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Judge rules Nevada no longer in Contempt of Court

Published: Oct. 20, 2020 at 8:54 PM PDT|Updated: Dec. 31, 2020 at 11:54 AM PST
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RENO, Nev. (KOLO) - UPDATE DEC. 31 2nd Judicial District Court Judge Barry Breslow has ruled that Nevada’s Department of Employment, Training, and Rehabilitation (DETR) is no longer in contempt of court.

On December 3, 2020, Judge Breslow ruled the State in contempt for failing to follow his order to pay unemployment benefits to about 9,000 Pandemic Unemployment Assistance (PUA) recipients who had begun receiving benefits, but whom DETR discontinued paying without notice.

In a New Year’s Eve hearing, the state said it had paid benefits to approximately 5,500 people, denied benefits to about a thousand people who were found not-eligible, and took no action for about 3,500 who had already been receiving benefits.

Judge Breslow ruled there is reasonable evidence that DETR is taking action required by the Court.

DETR’s top management had said previously that fraud slowed the processing, citing up to 50 percent of all claims at one time appeared to be fake.

DETR Director Elisa Cafferata says her staff worked hard to comply with the court order this summer, but found it challenging to fulfill while balancing Department of Labor guidelines, which state PUA benefits can’t be given to a claimant who also qualifies for regular unemployment benefits called Unemployment Insurance.

The massive amount of claims due to the pandemic combined with the high number of fraudulent applications simply swamped State resources to pay the claims.

Brian Bracken says he retired from DETR after 25 years of service in August of 2019, but was called by then DETR Administrator Kimberly Gaa to come of retirement to help with the massive wave of claims.

He says between July 22 and July 28 of 2020 DETR only had between 16 and 22 full time PUA adjudicators and investigators to handle all the claims.

He said there was no way to follow Judge Breslow’s Court order handed down in July based on the current staffing size.

Attorney Mark Thierman filed this case, but says his main case involves well over 100,000 unpaid claims for unemployment benefits, with a value estimated between $1 billion and $4 billion dollars, now pending before the Nevada Supreme Court on an expedited emergency briefing schedule.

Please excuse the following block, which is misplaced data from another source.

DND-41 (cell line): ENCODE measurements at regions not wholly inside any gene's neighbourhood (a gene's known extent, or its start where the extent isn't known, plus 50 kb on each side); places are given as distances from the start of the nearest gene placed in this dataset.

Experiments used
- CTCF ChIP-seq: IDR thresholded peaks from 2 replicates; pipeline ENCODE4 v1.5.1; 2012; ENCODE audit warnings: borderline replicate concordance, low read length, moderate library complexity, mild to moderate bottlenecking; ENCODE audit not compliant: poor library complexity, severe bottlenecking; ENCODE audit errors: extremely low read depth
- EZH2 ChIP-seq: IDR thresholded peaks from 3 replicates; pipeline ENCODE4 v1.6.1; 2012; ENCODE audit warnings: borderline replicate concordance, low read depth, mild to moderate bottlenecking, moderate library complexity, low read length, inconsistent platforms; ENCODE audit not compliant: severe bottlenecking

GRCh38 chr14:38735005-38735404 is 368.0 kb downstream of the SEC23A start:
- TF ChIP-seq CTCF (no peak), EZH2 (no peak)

Attorney’s Leah Jones and Mark Thierman of Reno based Thierman Buck are the lawyers for the claimants, while the State of Nevada was represented by the Attorney General’s office.

ORIGINAL STORY: The State of Nevada is accused of disobeying a court order to pay unemployment benefits in a timely manner.

The Honorable Barry L. Breslow of the Second Judicial District Court in Nevada set a hearing December 3 at 9:00 a.m. to determine if the state is in contempt.

On June 25, he found that Nevada’s Department of Employment, Training, and Rehabilitation (DETR) had for the most part exercised its discretion reasonably, but said there were two ways DETR was in error in how it approached the problems of paying Nevadans in a timely manner:

  • DETR erred in not paying gig workers who are still collecting some income, but had their income substantially affected by the shutdown.
  • DETR is not to stop benefits that have already started, and then delayed due to further investigation.

Attorney Mark Thierman is accusing the State of Nevada of failing to do this. He entered into talks with the State’s Attorneys in the hopes of finding a resolution.

“Mediation unfortunately was not successful at all or at lest it resolved none of the issues. Yes, we wish to continue with the contempt,” Thierman said.

His associate attorney, Leah Jones, says the State needs to face consequences for its actions.

“Defendants have argued that they have made substantial compliance. There’s still the issue of substantial compliance that did not happen on the date that the Court ordered. So Plaintiffs would like to go forward on a contempt motion, would like to set that for a hearing,” Jones said.

Judge Breslow made his expectations clear for the attorney’s representing the State of Nevada.

“I’m trying to think of an scenario where you pull out three to seven or twelve examples of why these people were not paid when otherwise it would appear they would have been captured by the order of mandate. I’m looking more for a 30,000 foot view of compliance as opposed to why certain individuals who otherwise might have been entitled to be paid were not. I would like a level of detail sufficient to, if the state has the evidence, to justify the failure to pay them in accordance to the court’s order,” said Judge Breslow.

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